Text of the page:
The snow that we got last weekend, I have been on a bread-making kick all week.
I used to have a bread machine, but it broke and I went on a bread-making hiatus. There was just a lot of workinvolved in making bread, and putting in some ingredients and pressing the magic button was just so mucheasier. Then one day, I came across the Artisan Bread in Five Minutes a Day: The Discovery That Revolutionizes Home Baking, and my life was revolutionized. 5 minutes a day for homemade bread?! Preposterous. But I purchased the book and tried the recipes. And you know what? It really is possible to have homemade bread in just a few minutes without the bread machine. The secret? You don’t knead the bread (but you really, really need this book – ha. So clever. Sorry, couldn’t resist).
This week, I tweaked the olive oil bread recipe just a bit. I made slow cooker provolone-stuffed Italian meatloaf for dinner, and thought a good, hearty Italian-style bread would go perfectly with it. During my Costco trip, somehow oregano and sweet basil ended up in my cart (please tell me I’m not the only one who gets to the checkout and thinks, “Oh! I don’t remember putting this in.” It’s the Costco ghost. I swear it.), so I thought I’d improvise a bit and use them in this loaf. I also had Kalamata olives staring at me in the pantry, and that seemed like a good addition to the bread, as well. This made 2 huge loaves of bread; these recipes are designed so you can refrigerate the dough for up to 12 days before making the next loaf, but I usually only refrigerate for a few days because that’s how long It takes my family to get through one loaf
Sweet Basil & Oregano Olive Bread
Adapted from Artisan Bread in Five Minutes a Day
6 1/2 cups unbleached all-purpose flour (I use King Arthur. Our Costco has a huge 25# bag for around $12. Heart Costco)
1.5 T yeast
1.5 T salt
1 T sugar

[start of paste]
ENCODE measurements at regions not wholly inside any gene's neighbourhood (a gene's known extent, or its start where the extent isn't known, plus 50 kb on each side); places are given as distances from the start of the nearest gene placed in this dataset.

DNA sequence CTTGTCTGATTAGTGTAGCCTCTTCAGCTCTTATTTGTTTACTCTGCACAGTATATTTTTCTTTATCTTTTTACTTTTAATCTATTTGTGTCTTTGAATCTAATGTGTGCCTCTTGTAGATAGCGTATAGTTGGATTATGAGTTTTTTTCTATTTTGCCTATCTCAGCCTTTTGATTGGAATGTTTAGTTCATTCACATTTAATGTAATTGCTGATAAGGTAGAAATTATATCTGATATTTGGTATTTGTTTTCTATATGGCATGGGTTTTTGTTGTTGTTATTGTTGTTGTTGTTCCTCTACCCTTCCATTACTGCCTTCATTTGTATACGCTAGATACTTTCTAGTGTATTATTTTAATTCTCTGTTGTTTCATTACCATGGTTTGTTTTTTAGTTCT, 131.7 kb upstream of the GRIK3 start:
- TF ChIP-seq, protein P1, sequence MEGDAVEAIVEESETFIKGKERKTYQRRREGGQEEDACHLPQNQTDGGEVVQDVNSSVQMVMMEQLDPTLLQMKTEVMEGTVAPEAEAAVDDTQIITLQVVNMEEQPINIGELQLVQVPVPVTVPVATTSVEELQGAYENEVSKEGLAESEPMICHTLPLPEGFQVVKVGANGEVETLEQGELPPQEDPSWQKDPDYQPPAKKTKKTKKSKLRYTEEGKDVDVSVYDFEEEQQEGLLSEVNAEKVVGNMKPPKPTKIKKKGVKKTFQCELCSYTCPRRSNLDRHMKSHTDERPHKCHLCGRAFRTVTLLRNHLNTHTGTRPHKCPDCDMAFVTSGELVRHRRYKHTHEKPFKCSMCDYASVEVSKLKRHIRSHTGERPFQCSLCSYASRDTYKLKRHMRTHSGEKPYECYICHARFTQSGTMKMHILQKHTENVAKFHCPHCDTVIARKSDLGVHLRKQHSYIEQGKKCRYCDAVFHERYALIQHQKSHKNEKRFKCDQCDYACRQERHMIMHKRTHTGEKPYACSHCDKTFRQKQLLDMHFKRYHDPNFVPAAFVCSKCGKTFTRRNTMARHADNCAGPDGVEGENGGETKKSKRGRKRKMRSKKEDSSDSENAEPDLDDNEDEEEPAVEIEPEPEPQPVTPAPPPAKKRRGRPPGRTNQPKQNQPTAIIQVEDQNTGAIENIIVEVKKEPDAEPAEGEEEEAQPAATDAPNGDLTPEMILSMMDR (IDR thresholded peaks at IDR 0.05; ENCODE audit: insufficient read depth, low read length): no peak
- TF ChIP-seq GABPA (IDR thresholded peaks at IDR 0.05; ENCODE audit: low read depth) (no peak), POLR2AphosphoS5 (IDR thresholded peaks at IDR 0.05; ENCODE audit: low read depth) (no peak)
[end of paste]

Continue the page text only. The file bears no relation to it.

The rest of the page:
1/4 cup extra virgin olive oil
2 3/4 cups lukewarm water
1.5 cups chopped pitted Kalamata olives (make sure you buy the pitted kind. I forgot to check and ended up having to pit myself. Clumsy Amy + sharp knife = disaster waiting to happen)
2 T dried sweet basil
2 T dried oregano
Put the flour, salt, yeast, and sugar together in a 5 qt bowl or a stand mixer bowl. Add water and olive oil and mix with paddle attachment or with dough whisk. This is the point where you may need to add a few tablespoons of water, depending on consistency of dough.
When you’re half-way done mixing, add olives & spices. Cover loosely with plastic wrap or a warm, wet towel and allow to rise at room temperature until it begins to collapse or at least flatten, about 2 hours. Now, if you’re ready to make the bread at this point, you can continue on. If you’re making the bread for another day, this is where you refrigerate for another 3 or more hours (up to 12 days).
Next up: baking! The book recommends using a flat stone sprinkled with cornmeal, but I used a stoneware bread pan sprinkled lightly with flour. Put a small amount of flour on dough, break off the amount you want to use (I used half for my pan), and roll the dough into a ball. You’ll then use the Artisan Bread method of stretching the dough on a side, tucking under and rotating to the next side, until you’ve done that with all 4 sides. Place dough on your stone or in your pan and let it sit for 40 minutes. 20 minutes into it, turn the oven to 450 degrees, and place an empty pan on a separate shelf (this will be to hold your water, and in my experience is an optional step).
After 40 minutes, make a few slashes in the top of your bread, then put it on the stone or in the pan. Pour a cup of hot water into the empty pan, and close the oven door. Bake for 30 – 40 minutes, depending on size of loaf you made, or until the crust is brown and you can “knock” on it.
You can view more information and the other amazing books in the series at Artisan Bread in 5.